his prayer, from a cross of wood

the psalmist cried out
all day long and all
through his restless night.
where have you gone? 
where is your throne?

You are holy
ancestors trusted
they trusted
you were there.
no more than a dirt-bound worm.
are you there? 

you were there
at my birth
you have been with me
ever since
do not leave me 
there is no one else
to help me

tearing my clothes
gnawing at my bones
do no leave me now
for the dog’s teeth
the lion’s mouth

rescue me, please,
my Holy, Sacred, Home
bring me home
you are God
you alone
I live for you
I die for you 
I live
you live 


~ written by Reverend Sarah Agnew. Posted on pray the story.  tp://

Holy Week Confession

Here is an act of confession for Holy Week. It was posted on Life in Liturgy (see link below).

Confession for Holy Week

Forgive us, Lord, for forgetting your sacrifice
and for thinking your grace is cheap. 

Forgive us, Lord, for using the cross as a trinket,
forgetting the agony it represents.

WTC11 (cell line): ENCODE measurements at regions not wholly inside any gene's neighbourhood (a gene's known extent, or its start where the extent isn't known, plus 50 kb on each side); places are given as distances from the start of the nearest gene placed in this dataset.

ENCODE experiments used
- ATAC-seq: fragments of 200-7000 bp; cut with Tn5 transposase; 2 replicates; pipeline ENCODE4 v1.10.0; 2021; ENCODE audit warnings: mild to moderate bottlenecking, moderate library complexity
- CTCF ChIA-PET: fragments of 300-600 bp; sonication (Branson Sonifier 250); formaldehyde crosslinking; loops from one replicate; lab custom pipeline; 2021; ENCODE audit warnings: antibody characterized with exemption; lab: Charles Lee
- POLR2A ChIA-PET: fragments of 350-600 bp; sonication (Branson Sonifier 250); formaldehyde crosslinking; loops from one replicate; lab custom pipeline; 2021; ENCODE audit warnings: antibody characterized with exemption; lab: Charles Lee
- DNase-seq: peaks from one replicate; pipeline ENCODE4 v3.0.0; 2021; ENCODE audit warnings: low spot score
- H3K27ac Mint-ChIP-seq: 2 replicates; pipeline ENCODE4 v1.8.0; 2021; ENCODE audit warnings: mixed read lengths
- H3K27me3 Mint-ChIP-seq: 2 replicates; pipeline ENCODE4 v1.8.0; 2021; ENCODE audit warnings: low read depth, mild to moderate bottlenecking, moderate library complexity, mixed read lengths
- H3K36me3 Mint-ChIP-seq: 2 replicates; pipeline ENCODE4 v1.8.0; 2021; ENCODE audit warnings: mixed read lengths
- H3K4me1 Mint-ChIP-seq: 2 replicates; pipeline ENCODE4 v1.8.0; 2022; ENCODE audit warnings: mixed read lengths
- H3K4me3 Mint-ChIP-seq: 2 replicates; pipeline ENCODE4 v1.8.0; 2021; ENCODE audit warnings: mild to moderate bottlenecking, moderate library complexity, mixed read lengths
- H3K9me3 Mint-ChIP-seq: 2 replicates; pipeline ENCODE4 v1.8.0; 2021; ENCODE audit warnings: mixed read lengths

Forgive us, Lord, for taking our worship for granted,
forgetting the struggle that has assured its freedom. 

Forgive us, Lord, for being calloused to human cruelty,
forgetting that every victim is a creature of God. 

Forgive us, Lord, for being nonchalant about injustice,
forgetting that it still nails innocence to the cross. 

Forgive us, Lord, for thinking that sacrifice is obsolete,
forgetting that we still contend against the powers of darkness.
Receive our prayers offered in all humility,
as we remember and honor Christ our Lord who prays for us still.  Amen.

~ posted on Life in Liturgy, from the Christian Church (Disciples of Christ).